G20 nations' research performance revealed

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Clarivate has launched a new report that examines the research performance of each of the member countries of the G20 with a visual comparative snapshot for each nation. It also includes a special analysis of the G20 members’ Covid-19 research as indexed in the Web of Science research publication and citation index.

The report, The Annual G20 Scorecard – Research Performance 2021 has been created by the Institute for Scientific Information at Clarivate ahead of this year’s G20 Summit, which will be hosted virtually by Rome, Italy on 30 and 31 October. It includes  a written summary and an array of graphs and exhibits that highlight the research performance of Argentina, Australia, Brazil, Canada, Mainland China, France, Germany, India, Indonesia, Italy, Japan, Mexico, Russia, Saudi Arabia, South Africa, South Korea, Turkey, the United Kingdom and the United States.

The report focuses on the different national responses to Covid-19 and the link to each region’s research investment and subject diversity. It finds that regions with more even research bases, especially the United States, Germany and the United Kingdom, tend to support a response across a wider range of Covid-19 topics. Other G20 nations with less even research bases tend toward a more specialised response. However, one notable exception is Brazil, where a less diverse research base has responded strongly to Covid-19, reflecting the relevant strengths in its research portfolio, particularly around biosciences.

Jonathan Adams, director at the Institute for Scientific Information at Clarivate and a co-author of the report, said: 'The G20 meeting is a crucial forum for international co-operation and it’s increasingly important to understand how the world’s leading economies are using their expertise and resources to address the world’s present and future challenges. The overall pattern in Covid-19 research that we see from our analysis is clear: as in economics, diversity in national portfolios enables a rapid and agile response. These scorecards will help policymakers, observers and reporters to understand the strengths and opportunities of G20 member nations during this global crisis and beyond.'

The national research profiles within the report are selective, highlighting chosen topics of current policy interest that identify good signals of the health of the research base for each G20 member nation. Key factors that contribute to impactful research are laid out for each nation in the report and benchmarked.

Key findings include:

  • In Australia output has doubled in a decade and continues to rise, driven by exceptional international collaboration.
  • Brazil’s output is rising both domestically and for international collaboration. Open access output is very strong across most disciplines – especially for international papers.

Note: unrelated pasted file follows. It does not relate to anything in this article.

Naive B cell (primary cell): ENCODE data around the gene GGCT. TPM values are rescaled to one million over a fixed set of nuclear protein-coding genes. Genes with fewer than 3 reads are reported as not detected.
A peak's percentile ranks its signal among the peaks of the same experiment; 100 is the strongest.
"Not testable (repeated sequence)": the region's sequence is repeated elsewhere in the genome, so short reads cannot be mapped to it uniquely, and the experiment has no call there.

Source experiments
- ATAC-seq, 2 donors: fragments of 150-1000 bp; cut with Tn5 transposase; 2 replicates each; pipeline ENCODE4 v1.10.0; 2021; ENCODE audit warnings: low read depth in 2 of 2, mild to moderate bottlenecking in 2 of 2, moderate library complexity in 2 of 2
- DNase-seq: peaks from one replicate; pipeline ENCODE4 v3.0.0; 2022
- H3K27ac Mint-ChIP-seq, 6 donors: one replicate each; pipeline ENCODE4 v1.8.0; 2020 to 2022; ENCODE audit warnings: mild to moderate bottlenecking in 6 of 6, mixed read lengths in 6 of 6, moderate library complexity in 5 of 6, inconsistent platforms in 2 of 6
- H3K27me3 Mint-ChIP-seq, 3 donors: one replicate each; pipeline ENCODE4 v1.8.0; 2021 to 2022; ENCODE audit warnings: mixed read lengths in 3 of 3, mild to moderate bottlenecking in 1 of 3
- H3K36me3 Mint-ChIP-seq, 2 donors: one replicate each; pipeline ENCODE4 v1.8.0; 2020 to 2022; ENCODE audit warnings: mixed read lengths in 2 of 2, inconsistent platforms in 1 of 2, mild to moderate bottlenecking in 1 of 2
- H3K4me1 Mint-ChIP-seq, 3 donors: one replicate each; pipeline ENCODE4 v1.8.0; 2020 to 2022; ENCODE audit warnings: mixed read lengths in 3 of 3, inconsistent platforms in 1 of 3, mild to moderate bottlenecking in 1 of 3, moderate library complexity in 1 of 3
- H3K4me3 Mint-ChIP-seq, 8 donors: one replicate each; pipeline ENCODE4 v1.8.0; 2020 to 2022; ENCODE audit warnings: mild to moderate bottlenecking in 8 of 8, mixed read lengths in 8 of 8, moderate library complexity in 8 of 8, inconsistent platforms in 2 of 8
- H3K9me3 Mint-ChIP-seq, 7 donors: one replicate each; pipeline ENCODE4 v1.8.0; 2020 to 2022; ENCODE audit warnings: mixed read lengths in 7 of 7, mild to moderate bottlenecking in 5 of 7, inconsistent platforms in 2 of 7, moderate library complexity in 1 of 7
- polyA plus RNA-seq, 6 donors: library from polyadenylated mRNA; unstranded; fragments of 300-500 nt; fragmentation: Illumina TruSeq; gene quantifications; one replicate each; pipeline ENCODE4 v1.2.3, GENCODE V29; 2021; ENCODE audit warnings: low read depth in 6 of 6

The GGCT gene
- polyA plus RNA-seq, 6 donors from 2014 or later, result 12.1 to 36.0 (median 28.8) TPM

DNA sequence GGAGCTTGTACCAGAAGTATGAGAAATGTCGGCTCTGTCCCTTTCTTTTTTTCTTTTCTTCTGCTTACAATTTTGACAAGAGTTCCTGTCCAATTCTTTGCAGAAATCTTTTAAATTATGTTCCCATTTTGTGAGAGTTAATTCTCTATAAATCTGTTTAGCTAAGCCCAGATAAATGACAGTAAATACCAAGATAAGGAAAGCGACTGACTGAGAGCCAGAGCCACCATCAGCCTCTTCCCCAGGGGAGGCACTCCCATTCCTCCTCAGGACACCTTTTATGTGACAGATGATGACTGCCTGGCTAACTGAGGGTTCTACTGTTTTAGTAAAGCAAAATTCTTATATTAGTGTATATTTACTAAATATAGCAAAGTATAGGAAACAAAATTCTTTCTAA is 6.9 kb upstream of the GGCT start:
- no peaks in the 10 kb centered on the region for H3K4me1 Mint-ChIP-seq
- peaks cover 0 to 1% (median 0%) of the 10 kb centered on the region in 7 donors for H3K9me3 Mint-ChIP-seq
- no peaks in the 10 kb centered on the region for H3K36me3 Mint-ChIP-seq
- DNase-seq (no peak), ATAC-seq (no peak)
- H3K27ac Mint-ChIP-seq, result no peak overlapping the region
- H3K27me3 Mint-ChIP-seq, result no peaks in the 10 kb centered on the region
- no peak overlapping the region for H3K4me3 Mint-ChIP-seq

• Mainland China boasts an enormous research workforce and a large volume of investment (more than two million researchers, Gross Expenditure on R&D [GERD] over 2 per cent of GDP). The domestic research base is diversifying and growing in all areas with an expanding focus on social sciences on top of its solid technology base.
  • In Germany, investment is higher than EU neighbours, with GERD over 3 per cent of GDP, while output per researcher is around G20 average. The citation impact of the research is relatively good, especially in life sciences, and it has a 14% share of the world’s top 10 per cent of papers.
  • In Italy, productivity per GERD is well above G20 average. Citation impact is good in all areas and the impact of domestic research is rising, while average performance is further boosted by international collaboration, which accounts for 55 per cent of total output.
  • Research investment in Mexico is low and continues to fall (GERD/GDP is 0.28 per cent), but rising output is boosted by high and rising productivity. Citation impact is now slowing including international collaboration.
  • Productivity in South Africa is high and output has been rising. There are consistently high levels of publication via open access across disciplines and the country has the second highest proportion of female researchers (45 per cent).
  • In South Korea, a large workforce and the highest G20 GERD/GDP (4.6 per cent) translate into strong academic output in engineering, reflecting excellent private sector funding and activity. Levels of publication via open access models are rising in all areas.
  • For the United Kingdom, the share of papers in the global top 10 per cent (16.2 per cent and rising) is the highest in the G20. International collaboration is exceptionally high, and rising, for such a large economy. The proportion of female researchers (39 per cent) is above G20 average.
  • In the United States, although investment is rising, output has plateaued, and output/researcher has fallen below the G20 average.

Joel Haspel, SVP for Strategy, Science, at Clarivate, said: 'The world’s strongest economies are clear drivers of research and innovation, which underpin the progress of society. The Institute for Scientific Information is uniquely placed to analyse and report on the comparative health of each G20 nation’s research portfolio, setting Web of Science data alongside other key metrics on people, finance and patenting to help us more deeply understand their role in addressing the many challenges our world faces – from the pandemic to climate change to gender equality. By contributing to the conversation around G20 performance, Clarivate data is continuing to accelerate innovation and help to solve the world’s most pressing problems.'

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